After exploring Senri Chuo we took a subway and a train down to Tsukamoto, because somewhere in that town my new apartment is located. I have no idea where exactly, but I hope it’s near the station. It’s about a 30 minute commute, which is a waste of time everyday, but Tsukamoto is extremely near Amagasaki (Yasu’s hometown) so I’m happy nonetheless.
Yasu and I stopped at this station before so I could take some pictures, but we never actually left the platform. Today Maiko and I did leave the platform and walked around a bit in the station area. It looks good, with a nice number of stores and places to get food, and they even have Jankara karaoke!
And Maiko discovered a tiny arcade in some shotengai with a purikura machine! Unfortunately is was a bit old-fashioned and doesn’t send the result to your cell phone, but of course it does print those pretty stickers.
We went to the big Cospa gym, which is just a two-minute walk from the station to take a look. They gave us a nice tour of the premises, and so far I’m really liking this gym! Cospa has elliptical trainers (which for some reason are wildly unpopular in Japan, but are my favorite aerobic workout machines), air-conditioning in summer (but in the winter they use the heater), water fountains (where you can fill your bottle) weight training machines for all muscle groups (and they’re all new), benches in the locker room, and even have private shower stalls with locks (but they also have the big communal bath where everybody gets naked together)! These might all sound like typical gym things, but I assure you in Japan they’re not. While trying out many gyms in Japan, I’ve found that most things I took for granted at my old gym in the Netherlands are hard to find in Japanese gyms.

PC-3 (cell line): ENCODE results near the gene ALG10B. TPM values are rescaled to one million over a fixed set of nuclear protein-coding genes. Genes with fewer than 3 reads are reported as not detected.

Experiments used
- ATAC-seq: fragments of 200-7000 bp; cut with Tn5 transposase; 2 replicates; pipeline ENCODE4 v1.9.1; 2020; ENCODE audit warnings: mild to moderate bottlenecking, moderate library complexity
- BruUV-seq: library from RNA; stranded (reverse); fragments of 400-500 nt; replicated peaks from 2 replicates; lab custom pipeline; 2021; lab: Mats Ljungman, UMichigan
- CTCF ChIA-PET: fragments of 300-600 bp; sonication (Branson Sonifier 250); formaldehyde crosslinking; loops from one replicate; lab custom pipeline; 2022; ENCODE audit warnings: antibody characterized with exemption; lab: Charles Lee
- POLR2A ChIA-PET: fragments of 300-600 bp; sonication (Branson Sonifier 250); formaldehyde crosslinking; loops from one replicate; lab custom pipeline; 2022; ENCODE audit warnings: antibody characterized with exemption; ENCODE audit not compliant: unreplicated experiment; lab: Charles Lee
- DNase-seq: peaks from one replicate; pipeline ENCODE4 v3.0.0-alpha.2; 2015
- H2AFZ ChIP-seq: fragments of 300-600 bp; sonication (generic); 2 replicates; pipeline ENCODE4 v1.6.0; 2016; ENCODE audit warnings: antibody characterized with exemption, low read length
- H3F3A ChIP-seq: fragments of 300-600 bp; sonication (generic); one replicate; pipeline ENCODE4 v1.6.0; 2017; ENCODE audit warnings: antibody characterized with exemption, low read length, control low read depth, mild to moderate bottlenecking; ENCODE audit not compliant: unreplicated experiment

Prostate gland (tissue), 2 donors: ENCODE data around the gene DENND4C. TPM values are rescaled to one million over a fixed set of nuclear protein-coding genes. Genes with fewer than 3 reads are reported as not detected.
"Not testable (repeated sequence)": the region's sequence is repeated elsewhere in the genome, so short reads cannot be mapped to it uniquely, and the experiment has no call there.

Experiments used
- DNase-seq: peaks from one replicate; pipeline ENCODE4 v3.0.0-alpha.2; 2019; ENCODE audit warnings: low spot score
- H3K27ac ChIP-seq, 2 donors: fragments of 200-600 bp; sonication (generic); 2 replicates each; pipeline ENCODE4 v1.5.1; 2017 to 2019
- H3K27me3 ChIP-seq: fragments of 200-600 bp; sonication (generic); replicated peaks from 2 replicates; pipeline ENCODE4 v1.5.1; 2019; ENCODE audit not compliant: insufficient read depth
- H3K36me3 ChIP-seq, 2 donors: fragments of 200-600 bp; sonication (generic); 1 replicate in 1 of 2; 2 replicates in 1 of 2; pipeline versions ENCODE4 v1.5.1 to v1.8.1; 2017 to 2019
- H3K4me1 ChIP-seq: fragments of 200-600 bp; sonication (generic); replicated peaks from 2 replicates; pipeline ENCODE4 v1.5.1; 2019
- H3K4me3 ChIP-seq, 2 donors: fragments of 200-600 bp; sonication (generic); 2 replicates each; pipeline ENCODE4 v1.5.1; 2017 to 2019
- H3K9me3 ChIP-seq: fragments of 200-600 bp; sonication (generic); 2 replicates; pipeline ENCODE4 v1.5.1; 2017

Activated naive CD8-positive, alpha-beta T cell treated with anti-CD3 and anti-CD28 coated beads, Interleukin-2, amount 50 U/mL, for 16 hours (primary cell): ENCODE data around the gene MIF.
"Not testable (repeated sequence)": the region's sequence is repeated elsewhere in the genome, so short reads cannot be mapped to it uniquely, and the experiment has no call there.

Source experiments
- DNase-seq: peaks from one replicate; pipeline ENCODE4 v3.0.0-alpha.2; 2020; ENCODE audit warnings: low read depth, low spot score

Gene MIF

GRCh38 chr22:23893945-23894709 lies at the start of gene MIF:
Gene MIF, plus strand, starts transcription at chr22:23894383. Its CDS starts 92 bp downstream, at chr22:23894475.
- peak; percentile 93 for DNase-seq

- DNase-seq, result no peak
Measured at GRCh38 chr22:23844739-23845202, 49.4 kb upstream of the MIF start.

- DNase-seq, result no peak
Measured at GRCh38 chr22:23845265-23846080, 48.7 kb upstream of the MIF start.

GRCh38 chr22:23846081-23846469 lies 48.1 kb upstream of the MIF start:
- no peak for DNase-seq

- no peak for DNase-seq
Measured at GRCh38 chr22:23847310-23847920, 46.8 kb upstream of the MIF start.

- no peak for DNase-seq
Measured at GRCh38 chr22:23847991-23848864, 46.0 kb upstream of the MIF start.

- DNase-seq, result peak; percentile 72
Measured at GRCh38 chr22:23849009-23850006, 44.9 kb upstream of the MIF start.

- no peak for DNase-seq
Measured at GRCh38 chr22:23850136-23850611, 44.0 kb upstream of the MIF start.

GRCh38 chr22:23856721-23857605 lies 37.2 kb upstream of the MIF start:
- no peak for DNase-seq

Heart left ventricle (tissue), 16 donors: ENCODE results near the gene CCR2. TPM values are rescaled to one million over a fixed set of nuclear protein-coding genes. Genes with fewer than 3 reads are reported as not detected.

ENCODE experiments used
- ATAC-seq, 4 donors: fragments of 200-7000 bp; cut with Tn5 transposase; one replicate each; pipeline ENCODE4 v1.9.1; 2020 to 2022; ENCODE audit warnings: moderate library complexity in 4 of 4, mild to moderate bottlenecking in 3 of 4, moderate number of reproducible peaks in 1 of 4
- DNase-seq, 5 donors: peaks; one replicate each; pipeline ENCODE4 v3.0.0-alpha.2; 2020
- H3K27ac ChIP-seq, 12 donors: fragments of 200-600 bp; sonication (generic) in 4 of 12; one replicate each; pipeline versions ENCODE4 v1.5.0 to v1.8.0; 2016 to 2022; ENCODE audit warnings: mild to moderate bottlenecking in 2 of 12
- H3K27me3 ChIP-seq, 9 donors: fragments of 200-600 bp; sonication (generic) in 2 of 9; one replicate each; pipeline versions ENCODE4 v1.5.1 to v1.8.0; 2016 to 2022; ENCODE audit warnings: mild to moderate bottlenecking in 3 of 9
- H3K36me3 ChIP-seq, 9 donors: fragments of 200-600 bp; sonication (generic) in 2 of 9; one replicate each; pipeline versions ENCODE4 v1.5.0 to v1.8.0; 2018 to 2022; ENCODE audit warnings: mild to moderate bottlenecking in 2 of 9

There’s also a nice pool, but yet again heated to a temperature way over 30 °C, which I just find too disgusting to swim in. I love swimming, but our pools have cold water and the only time the water feels warm is when somebody was too lazy to go to the bathroom and therefore peed in the pool. So to me swimming in Japan feels like swimming in a huge amount of fresh pee. So thanks, but no thanks. They also have step lessons in this gym, but unfortunately they only have level 1 steps and one that’s even lower which they call kantan (= easy) step. At home I used to do step 3, which was just the right level and I loved it. Step 2 and especially step 1 used to bore me too quickly. But bear in mind, the lessons will be taught in Japanese and I haven’t done it for almost a year. So at least in the beginning even step 1 classes will be challenging, as I’m out of shape now and I still don’t speak Japanese. I can’t wait to get started again.